Phuket Gazette

PHUKET: Finally the DNA tests for the three baby elephants seized in Phuket in February are being released, with one toddler being returned to its natural mother, another being returned to the tour park operator (as the elephant was actually deemed legal), and the third yet to be determined.

This 'dance of the baby elephants' stands in stark contrast to the constant resurfacing of slow loris touts on Soi Bangla, where they can regularly be found despite the occasional arrest.

The baby elephants were seized without a shred of evidence that they were illegal; suspicion alone was enough. So why don’t police arrest the repeat-offender touts when they are already familiar with the faces of the offenders and the animals involved?

The answer to this lies in the bureaucratic hoops that well-intentioned officers must jump through – and good officers in Thailand love doing things “by the book”.

Police openly admit they need an “expert” officer present to identify the animals used by the touts as true members of a protected species. Also, the head of the conservation unit at the Khao Phra Taew Wildlife Reserve has to apply to Patong Police weeks in advance for permission to lead a raid on Bangla.

But the average citizen doesn’t know this, and most don’t care when it comes to flagrant disregard for the law, and that includes Phuket tourists of all nationalities, long-term expats and local Thais. Without such information being clearly, publicly disclosed, the public is left to its own devices in coming up with a reason for inaction.

Add to this the daily 'in-your-face' disrespect for nearly every law or regulation that can be witnessed on the streets of Phuket, and it becomes little wonder that the public generally arrive at the same conclusion time and again – that the police don’t care.

This is where the Tourism Authority of Thailand’s mantra of preserving Phuket’s reputation among tourists, and their confidence in their personal safety, genuinely kicks in. Krabi Tourism Association president Ittirit Kinglek deserves support in bringing to the attention of the Krabi Police the public’s perception of the handling of the rape case of a Dutch tourist.

The silence from police prompted a backlash; incited an angry father to post his “Evil man from Krabi” video on YouTube, where it has now gone viral; and resulted in many room booking cancellations. They had damaged their precious tourism-based economy and they had brought it on themselves.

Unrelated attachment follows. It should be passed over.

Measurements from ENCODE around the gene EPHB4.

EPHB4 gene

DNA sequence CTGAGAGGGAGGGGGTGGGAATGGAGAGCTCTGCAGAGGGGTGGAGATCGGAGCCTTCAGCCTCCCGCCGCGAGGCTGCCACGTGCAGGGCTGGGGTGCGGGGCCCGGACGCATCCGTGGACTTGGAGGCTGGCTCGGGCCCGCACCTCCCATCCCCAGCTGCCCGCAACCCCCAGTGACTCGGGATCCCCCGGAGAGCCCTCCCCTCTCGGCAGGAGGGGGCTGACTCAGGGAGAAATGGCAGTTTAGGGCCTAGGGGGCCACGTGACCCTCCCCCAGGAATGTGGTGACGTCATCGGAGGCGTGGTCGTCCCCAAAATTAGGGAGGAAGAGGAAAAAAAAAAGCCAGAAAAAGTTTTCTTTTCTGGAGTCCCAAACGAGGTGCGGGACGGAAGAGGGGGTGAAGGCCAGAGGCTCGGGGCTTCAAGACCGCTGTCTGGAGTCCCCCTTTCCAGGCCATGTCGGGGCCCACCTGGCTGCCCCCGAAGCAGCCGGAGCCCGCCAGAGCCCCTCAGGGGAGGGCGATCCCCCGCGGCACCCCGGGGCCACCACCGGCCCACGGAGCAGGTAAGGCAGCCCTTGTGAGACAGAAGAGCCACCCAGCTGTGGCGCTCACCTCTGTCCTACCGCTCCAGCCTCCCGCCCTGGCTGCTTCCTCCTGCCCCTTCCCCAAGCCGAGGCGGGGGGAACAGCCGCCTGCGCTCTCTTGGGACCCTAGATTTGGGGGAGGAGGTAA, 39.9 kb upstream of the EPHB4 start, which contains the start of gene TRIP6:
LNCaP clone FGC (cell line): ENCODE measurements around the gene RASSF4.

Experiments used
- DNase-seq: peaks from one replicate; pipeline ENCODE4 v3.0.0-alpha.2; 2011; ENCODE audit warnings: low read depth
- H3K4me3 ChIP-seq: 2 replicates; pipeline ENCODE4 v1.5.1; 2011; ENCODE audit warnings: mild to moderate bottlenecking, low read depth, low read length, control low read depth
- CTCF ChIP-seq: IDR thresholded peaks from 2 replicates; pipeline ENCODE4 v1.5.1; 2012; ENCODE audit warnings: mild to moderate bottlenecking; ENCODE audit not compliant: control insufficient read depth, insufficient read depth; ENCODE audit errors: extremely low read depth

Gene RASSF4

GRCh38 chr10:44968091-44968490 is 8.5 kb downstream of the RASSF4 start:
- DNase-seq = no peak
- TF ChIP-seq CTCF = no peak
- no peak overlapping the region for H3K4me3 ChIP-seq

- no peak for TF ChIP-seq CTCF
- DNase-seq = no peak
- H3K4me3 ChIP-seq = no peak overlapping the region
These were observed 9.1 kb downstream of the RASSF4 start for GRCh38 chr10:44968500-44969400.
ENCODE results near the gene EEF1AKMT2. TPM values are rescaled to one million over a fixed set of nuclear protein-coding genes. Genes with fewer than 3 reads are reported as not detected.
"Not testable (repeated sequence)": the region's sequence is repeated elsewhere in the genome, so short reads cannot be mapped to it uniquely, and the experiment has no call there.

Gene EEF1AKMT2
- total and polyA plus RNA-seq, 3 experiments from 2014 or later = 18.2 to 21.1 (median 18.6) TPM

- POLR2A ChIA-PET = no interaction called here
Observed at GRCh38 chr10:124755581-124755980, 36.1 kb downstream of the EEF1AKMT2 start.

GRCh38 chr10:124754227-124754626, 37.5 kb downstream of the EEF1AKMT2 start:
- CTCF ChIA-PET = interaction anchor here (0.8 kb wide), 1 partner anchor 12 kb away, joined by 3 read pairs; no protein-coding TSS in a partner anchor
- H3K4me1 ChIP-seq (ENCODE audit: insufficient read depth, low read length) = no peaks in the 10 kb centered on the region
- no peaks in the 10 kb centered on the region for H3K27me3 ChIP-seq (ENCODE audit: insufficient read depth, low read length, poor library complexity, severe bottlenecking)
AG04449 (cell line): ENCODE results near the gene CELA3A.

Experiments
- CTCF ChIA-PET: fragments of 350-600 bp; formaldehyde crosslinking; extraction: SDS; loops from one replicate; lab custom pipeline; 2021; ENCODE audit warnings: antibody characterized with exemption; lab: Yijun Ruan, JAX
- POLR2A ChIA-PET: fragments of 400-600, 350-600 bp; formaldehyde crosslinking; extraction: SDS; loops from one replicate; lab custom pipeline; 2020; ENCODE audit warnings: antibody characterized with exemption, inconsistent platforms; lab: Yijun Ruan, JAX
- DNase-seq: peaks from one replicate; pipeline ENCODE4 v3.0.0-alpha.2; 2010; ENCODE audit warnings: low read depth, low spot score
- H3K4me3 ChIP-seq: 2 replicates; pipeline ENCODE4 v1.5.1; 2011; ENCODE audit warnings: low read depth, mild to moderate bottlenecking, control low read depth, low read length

As the Krabi TAT office pointed out, police often need assistance in getting clear, accurate information out to the public. The Gazette understands this from interacting with the police on a daily basis. Ambiguity and omissions, intentional or otherwise, don’t work.

Like any other organization that has a vested interest in the commercial success of Phuket and its neighboring provinces, the TAT may wish to put its own 'spin' on the information it releases. But it cannot be allowed to suppress, omit or otherwise alter facts.

So if the intent of the TAT in Krabi is to use its considerable network of resources to deliver clear information when such is absent, as in the recent rape case, then much will have been gained by the public – and everyone wins.
– Phuket Gazette

1

New York City was sinking in lawlessness. Then the authorities began enforcing all laws, starting with landlords forced to keep properties in repair, referred to as the broken windows theory. Don't enforce the small laws, and the more important laws will be ignored as well. Once criminals see that ALL laws are enforced, they have second thoughts on serious crime. It worked, too. Phuket, start with traffic laws, please.

Posted by Christy Sweet November 18, 2012 10:03:29AM

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2

"New York City was sinking in lawlessness. Then the authorities began enforcing all laws" Looks like most of the authorities didn't generate income from this lawlessness. So why do you think, that this would ever happen on Phuket?

Posted by 24/7 November 18, 2012 11:11:57AM

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3

Actually, not so long ago, the New York police department was rife with corruption. This changed when police was placed under a civilian oversight committee and scores of policemen were fired, convicted and imprisoned.